Wednesday, March 9, 2016

Why Isn't Electronic Waste More Efficiently Managed?

Dangerous and toxic chemicals exist within our electronics - some of the culprits that lead to illness are lead, cadmium, berylium, mercury and PVC. When these materials are used during the manufacturing or recycling process of electronics, they often release hazardous dust, gas or liquid. As expired electronics sit in landfills their components break down and chemicals seep into landfills, contaminating groundwater. In fact, e-waste is, by far, the largest source of toxic waste in the world - it represents some 70% of all toxic waste in America alone.

So why doesn't the EPA do more to protect us by offering common sense regulation in regards to e-waste?

To be fair, the EPA does have controls in place for some of these toxins. Also, the EPA admits that they don't understand all of the hazards represented by e-waste nor do they have a practical process for determining risk or assessing whether recycling facilities are in compliance with federal guidelines.

But if we are to assess this situation honestly, we must take into account the limits of federal control versus state and local agency. First off, there is no national law mandating recycling. Waste management is federally regulated, the most intensely being hazardous material. However, cooperation between multiple levels of government is expected to manage waste. Sure, the EPA can create guidelines, offer suggestions and levy fines but the onus of creating programs largely falls on the states and local municipalities. And, even between the local and state level, requirements for recycling can vary wildly. This leads to a great patchwork of differing laws in our country - some effective, others not.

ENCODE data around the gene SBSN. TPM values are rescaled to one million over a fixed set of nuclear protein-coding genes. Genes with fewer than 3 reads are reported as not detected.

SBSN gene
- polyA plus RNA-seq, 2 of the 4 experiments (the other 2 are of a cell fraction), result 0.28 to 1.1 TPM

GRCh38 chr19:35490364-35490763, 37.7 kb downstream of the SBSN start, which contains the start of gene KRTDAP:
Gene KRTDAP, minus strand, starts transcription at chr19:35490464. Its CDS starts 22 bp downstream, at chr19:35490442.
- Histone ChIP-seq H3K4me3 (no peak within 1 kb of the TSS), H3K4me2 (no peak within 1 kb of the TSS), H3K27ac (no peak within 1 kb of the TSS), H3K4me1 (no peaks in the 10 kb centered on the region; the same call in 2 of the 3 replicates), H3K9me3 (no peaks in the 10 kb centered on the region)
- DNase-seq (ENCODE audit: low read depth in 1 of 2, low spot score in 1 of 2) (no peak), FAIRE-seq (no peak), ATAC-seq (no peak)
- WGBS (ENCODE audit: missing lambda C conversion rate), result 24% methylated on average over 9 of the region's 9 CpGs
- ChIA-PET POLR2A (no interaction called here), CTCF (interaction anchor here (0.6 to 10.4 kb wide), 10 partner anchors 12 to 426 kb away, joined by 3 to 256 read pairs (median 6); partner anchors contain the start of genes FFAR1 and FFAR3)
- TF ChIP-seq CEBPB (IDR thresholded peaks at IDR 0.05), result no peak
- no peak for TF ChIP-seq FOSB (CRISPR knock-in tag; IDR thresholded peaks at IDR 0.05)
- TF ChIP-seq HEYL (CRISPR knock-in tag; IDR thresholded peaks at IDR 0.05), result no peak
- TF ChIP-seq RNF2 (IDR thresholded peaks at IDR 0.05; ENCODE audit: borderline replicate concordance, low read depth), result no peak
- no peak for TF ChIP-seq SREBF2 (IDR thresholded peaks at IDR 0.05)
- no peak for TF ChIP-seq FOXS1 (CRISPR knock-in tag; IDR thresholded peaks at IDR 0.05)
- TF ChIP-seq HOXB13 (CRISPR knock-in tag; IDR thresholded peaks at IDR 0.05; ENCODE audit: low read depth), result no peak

In short too much emphasis has been placed on states creating their own guidelines for the EPA to act decisively.

But when we are dealing with threats to people's safety, a new classification of general e-waste needs to be created. E-waste is unique in that the combined components of products can include many vectors of hazardous material. The federal government needs to take a firmer hand in passing laws that funds research to develop methods for the handling of e-waste and the EPA needs to create national standards for the disposal of such waste. After all, the EPA has nationwide standards for the handling of other toxic materials that work,

The largest problem with developing such strategies are the people who consume such devices (i.e. everyone!). In order to manage e-waste effectively awareness must be spread of it's perils. Once again, the EPA has been successful in the past - lead is a great example. If e-waste is as widely discussed and regarded as lead poisoning, then we can make great strides over the years to manage our collective risk from these toxins.  

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